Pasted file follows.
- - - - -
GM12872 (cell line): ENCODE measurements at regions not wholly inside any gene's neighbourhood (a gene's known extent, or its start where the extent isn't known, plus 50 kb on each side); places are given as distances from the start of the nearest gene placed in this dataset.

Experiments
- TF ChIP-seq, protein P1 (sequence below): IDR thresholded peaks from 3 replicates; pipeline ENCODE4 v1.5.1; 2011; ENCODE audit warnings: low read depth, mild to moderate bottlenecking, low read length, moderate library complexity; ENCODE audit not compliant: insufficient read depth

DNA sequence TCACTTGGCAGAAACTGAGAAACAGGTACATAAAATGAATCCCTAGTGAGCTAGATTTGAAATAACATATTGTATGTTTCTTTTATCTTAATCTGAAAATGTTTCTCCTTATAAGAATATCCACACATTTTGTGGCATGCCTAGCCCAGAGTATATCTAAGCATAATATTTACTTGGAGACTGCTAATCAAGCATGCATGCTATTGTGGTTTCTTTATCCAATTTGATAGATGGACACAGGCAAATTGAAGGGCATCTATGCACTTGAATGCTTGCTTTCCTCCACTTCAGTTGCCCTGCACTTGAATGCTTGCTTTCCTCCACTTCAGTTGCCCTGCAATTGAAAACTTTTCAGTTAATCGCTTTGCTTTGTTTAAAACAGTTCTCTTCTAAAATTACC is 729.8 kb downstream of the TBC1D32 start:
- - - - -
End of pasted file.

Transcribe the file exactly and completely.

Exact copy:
GM12872 (cell line): ENCODE measurements at regions not wholly inside any gene's neighbourhood (a gene's known extent, or its start where the extent isn't known, plus 50 kb on each side); places are given as distances from the start of the nearest gene placed in this dataset.

Experiments
- TF ChIP-seq, protein P1 (sequence below): IDR thresholded peaks from 3 replicates; pipeline ENCODE4 v1.5.1; 2011; ENCODE audit warnings: low read depth, mild to moderate bottlenecking, low read length, moderate library complexity; ENCODE audit not compliant: insufficient read depth

DNA sequence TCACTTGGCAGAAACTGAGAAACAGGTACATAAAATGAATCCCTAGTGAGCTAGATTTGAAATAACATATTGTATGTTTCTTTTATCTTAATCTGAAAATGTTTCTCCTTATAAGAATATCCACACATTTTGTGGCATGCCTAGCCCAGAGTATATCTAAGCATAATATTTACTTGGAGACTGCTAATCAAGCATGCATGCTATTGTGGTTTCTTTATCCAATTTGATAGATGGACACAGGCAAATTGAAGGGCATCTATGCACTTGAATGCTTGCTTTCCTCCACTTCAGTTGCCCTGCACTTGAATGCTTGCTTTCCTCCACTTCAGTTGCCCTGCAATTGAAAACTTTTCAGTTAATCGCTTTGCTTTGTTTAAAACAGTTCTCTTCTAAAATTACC is 729.8 kb downstream of the TBC1D32 start: